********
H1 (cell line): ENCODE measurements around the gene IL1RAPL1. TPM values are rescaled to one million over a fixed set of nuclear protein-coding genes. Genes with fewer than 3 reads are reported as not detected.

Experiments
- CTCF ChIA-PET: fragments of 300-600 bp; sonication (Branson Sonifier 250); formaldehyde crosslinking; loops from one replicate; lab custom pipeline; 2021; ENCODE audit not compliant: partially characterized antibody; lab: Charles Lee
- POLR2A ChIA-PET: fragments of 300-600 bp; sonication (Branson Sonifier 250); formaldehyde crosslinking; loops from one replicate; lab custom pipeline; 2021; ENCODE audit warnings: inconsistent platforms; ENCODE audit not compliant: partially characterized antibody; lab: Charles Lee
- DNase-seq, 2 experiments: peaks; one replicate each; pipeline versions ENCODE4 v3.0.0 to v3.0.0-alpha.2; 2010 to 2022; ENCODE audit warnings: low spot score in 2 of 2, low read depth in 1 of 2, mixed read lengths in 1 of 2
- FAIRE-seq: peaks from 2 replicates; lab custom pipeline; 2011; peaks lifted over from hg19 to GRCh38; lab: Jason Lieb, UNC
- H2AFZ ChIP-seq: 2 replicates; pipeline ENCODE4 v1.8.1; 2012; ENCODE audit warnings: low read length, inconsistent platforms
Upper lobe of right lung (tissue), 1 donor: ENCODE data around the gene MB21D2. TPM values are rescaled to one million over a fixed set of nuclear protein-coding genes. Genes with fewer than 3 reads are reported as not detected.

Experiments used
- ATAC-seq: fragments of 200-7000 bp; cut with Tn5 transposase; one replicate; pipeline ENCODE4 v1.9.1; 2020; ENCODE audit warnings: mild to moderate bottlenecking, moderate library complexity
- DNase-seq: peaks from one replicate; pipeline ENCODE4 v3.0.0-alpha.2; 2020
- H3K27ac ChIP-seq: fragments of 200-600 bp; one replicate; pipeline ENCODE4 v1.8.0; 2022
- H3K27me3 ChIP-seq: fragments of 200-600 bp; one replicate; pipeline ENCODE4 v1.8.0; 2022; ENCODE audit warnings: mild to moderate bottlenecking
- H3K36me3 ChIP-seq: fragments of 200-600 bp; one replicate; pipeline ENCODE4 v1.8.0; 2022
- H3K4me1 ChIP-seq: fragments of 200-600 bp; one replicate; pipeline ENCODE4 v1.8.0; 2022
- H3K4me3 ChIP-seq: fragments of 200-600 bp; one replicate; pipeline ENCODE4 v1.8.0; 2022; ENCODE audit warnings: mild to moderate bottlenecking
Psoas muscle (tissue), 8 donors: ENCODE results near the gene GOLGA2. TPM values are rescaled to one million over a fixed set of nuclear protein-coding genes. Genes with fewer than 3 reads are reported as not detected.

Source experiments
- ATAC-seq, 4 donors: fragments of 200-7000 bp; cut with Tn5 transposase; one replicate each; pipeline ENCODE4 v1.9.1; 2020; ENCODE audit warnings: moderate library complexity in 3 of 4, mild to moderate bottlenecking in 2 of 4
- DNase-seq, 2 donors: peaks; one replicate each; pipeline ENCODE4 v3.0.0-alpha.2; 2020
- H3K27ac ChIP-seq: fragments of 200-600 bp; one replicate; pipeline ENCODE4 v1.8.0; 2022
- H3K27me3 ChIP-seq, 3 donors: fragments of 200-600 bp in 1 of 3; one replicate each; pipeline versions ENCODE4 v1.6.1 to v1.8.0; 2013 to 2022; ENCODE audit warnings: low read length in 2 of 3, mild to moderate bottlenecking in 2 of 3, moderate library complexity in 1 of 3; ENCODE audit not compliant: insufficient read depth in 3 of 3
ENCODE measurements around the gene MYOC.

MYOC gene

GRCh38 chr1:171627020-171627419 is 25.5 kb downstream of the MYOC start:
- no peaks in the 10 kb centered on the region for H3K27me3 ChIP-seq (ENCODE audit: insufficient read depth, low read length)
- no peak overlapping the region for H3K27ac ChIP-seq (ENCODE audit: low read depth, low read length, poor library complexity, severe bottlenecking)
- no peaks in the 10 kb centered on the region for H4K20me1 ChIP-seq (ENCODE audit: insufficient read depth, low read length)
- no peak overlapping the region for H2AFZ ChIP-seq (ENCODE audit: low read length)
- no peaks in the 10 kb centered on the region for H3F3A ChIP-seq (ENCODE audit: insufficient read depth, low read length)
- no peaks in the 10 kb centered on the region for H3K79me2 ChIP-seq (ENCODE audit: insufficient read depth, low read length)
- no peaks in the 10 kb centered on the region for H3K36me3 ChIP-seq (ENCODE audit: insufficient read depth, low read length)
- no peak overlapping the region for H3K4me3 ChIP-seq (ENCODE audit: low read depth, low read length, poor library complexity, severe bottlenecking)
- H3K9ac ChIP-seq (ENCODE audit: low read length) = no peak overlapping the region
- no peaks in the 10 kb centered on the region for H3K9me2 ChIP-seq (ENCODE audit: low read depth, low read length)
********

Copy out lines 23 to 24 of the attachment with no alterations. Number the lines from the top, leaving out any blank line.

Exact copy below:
ENCODE measurements around the gene MYOC.

MYOC gene